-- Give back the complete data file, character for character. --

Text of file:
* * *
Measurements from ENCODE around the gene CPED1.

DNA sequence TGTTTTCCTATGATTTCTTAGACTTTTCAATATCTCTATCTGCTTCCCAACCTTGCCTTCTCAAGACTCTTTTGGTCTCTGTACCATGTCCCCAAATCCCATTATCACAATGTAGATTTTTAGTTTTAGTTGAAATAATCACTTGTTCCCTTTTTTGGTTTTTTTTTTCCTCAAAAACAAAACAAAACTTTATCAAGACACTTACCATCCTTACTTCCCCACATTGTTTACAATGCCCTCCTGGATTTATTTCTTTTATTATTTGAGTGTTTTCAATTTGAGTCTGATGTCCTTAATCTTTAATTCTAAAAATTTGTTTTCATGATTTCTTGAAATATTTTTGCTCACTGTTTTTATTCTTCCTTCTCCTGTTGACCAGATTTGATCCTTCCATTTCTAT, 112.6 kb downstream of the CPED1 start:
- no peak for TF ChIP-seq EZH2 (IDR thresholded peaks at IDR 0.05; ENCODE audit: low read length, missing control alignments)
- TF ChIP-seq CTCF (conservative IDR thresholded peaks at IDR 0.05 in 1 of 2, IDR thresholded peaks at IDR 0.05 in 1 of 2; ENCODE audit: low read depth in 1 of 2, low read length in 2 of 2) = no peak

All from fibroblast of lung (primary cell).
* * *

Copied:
Measurements from ENCODE around the gene CPED1.

DNA sequence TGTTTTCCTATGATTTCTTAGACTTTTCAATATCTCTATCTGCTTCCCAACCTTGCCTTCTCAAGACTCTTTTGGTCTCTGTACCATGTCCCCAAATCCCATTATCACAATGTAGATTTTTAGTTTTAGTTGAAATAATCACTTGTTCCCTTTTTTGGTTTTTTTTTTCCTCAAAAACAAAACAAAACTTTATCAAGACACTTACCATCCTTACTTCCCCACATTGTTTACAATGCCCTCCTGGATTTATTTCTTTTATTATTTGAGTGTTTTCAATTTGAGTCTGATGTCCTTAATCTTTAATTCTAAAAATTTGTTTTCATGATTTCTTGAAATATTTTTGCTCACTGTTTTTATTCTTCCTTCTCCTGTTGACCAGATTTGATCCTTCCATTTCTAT, 112.6 kb downstream of the CPED1 start:
- no peak for TF ChIP-seq EZH2 (IDR thresholded peaks at IDR 0.05; ENCODE audit: low read length, missing control alignments)
- TF ChIP-seq CTCF (conservative IDR thresholded peaks at IDR 0.05 in 1 of 2, IDR thresholded peaks at IDR 0.05 in 1 of 2; ENCODE audit: low read depth in 1 of 2, low read length in 2 of 2) = no peak

All from fibroblast of lung (primary cell).